GRM 2010 GRM 2011

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What’s the role of SME’s and how did it contribute to economic development of Dubai? Also, what lessons could be learned by the development model of South Korea
Paper Proposal Text :
Nowadays, most of the Gulf Cooperation Council (GCC) countries are trying to find a way to diversify their economy. The main reason is that GCC country’s GDP is very much concentrated on hydrocarbon exports and they want to find another way to produce income which would be fundamental decision for their future generations. Moreover, current low oil prices also affecting GCC country’s economic decisions which would be trying to move away from hydrocarbon export. Therefore government support local business entrepreneurs in order to generate revenue from other methods as well as to create more jobs through private business sectors. Small and Medium Enterprises (SMEs) are one of the solutions to many GCC countries to diversify their economy. Both in the Gulf region and European Union (EU), small and medium enterprises (SMEs) are main drivers for economic diversification and job creation (Hertog, 2010). Hertog (2010) believes that without the successful role of SMEs, it is difficult for Gulf countries to achieve economic diversification as well as solving the unemployment issues.
However, there are also a lot of obstacles for SMEs to grow in the Gulf countries. There are many economic regulations which prevent small businesses to grow. Moreover, due to the availability of the public sector jobs, many people less tend to open a small business (to be an entrepreneur) or to work in private sectors. Complexity to get a local block visa is another problem which many of the small entrepreneurs face every day. High cost of the rent is another challenges which had to be faced by the small entrepreneurs. Also some scholars argue that, oil producing countries tend to impose larger barriers to domestic firms and entrepreneurs in order to help the elites (royal family) to have less competition and more profits. Hence, high regulatory among SMEs create problems like obtaining permits, resolving contracts, paying taxes, and uneasy access to credit facilities through the local banks. It also disturb SMEs in Gulf states to grow.
Dubai was one of the first country to focus on the SME’s in order to diversify their economy (“Dubai SME”, 2014). Currently SME’s accounts 95 percent of established firms in the Emirates. 42 percent of Dubai’s population works in SMEs and 40 percent of the total value are generated through SMEs in Dubai (“Dubai SME”, 2014). Moreover, Dubai’s GDP has grown more than 10 percent rate during 2000 to 2012. During this time Dubai government really tried to diversify their economy and many of the improvement has been made to increase the job opportunist not only for the locals but to the foreign workers as well. Dubai also registered their highest foreign trade earnings in 2011 which recorded as AED 600 billion.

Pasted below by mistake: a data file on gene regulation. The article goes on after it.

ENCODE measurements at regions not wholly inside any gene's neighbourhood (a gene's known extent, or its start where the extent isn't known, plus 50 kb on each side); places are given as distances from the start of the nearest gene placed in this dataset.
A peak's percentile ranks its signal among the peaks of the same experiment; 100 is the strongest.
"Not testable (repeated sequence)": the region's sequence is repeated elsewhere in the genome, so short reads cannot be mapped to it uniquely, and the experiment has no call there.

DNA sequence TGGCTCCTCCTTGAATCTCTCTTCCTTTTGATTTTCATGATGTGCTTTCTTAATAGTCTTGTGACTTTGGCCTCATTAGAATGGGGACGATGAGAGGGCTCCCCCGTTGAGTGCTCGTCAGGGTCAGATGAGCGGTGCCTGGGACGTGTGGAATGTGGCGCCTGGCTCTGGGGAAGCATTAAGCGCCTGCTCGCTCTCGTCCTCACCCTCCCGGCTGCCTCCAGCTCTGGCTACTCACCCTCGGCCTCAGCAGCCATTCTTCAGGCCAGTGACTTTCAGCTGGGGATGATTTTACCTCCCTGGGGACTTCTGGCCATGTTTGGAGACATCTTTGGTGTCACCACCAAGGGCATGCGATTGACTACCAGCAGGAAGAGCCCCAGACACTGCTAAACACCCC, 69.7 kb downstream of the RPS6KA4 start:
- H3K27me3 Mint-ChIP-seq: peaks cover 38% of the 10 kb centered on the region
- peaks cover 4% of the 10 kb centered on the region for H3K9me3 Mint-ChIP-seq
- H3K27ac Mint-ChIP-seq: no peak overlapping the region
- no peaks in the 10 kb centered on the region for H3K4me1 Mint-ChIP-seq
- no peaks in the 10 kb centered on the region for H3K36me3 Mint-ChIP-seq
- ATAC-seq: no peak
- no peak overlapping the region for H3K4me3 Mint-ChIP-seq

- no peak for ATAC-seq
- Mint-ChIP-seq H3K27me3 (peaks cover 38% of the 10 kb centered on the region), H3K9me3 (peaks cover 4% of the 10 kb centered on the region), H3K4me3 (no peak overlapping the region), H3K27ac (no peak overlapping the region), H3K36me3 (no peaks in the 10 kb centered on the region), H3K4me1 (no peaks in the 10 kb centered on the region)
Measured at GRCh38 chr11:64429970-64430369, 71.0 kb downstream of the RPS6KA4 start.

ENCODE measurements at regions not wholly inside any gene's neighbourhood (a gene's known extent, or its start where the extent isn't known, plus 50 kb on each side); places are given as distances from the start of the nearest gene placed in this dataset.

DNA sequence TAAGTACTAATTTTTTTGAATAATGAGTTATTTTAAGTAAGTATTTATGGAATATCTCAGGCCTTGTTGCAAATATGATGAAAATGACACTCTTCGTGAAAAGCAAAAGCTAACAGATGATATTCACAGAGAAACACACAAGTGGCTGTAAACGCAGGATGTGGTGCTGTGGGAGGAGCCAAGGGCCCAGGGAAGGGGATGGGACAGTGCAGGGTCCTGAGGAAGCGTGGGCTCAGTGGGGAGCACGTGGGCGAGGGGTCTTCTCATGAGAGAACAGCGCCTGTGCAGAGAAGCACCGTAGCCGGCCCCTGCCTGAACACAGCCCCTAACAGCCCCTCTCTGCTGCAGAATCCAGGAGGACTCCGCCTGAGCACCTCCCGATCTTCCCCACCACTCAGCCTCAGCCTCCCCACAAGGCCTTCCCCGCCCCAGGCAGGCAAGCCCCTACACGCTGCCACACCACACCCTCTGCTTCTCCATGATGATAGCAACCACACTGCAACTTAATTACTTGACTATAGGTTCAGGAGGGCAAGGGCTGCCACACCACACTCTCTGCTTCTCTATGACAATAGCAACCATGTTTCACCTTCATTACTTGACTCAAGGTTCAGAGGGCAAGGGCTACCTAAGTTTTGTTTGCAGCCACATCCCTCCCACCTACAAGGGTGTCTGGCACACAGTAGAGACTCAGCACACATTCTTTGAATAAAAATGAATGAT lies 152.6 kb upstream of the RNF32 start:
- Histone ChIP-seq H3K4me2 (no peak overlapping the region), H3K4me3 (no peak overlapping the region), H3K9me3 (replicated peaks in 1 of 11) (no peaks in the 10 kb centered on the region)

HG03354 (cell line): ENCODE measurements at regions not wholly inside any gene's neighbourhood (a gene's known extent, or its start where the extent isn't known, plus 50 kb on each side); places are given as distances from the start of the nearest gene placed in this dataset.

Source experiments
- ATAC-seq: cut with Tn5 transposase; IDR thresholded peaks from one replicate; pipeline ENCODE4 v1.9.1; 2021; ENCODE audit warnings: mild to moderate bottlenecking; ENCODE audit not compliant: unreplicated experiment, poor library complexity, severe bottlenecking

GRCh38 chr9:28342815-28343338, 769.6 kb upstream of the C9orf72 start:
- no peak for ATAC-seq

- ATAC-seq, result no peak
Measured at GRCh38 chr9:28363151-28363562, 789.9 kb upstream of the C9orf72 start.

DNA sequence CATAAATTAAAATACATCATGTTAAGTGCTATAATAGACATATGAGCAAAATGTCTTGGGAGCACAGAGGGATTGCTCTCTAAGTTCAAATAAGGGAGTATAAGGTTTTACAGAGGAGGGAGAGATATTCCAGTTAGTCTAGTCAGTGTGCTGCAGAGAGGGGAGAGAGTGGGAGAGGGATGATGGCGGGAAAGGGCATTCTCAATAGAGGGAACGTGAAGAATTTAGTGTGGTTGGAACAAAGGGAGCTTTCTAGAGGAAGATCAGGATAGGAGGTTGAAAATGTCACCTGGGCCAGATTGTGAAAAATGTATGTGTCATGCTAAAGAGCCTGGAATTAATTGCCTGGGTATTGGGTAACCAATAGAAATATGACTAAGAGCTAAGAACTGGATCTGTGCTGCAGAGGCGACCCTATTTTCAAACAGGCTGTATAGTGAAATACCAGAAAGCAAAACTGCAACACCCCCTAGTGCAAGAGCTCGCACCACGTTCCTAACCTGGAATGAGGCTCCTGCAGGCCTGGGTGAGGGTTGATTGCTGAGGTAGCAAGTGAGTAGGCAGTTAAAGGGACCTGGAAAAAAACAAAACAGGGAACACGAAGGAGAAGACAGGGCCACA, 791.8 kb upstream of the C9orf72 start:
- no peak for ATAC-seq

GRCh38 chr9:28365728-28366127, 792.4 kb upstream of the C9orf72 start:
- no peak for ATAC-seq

In contrast, many data shows that, SMEs in the Gulf states are not performing well enough even though they have strong entrepreneurial traditions as well as the large size of the SME sectors. Therefore to look at the case South Korea could be a good example to compare. South Korea and Dubai’s cases could be explained by the “development state” by Chalmers Johnson (1982). South Korea had gone through rapid economic development after the Korean War in 1953. Like other late industrialized countries like Taiwan or Singapore, economy of South Korea was controlled by bureaucratic governmental state which manipulated the market system. The only benefit that Koreans had at the time was cheap labor. Therefore government pursued the export oriented policy using these labors to create light industry such as cottons and wigs, to heavy and chemical industries in 1970s to 1980s. Later moved on to the steel and shipbuilding industries. Among these time, the government played a major role to control the market. They did not believe the concept of the invisible hands. I think this concept could be extended on the case of Dubai where the needs are there to boost the SMEs within the country.
Nowadays in South Korea, 99 percent of the whole enterprises are SMEs. SMEs accounts nearly 60% of the South Korean’s GDP ($ 780 billion in 2013). Also, 87 percent of the employees works in SMEs. This is a considerable amount of number and there are many policies and lessons which could be learned by the case of South Korea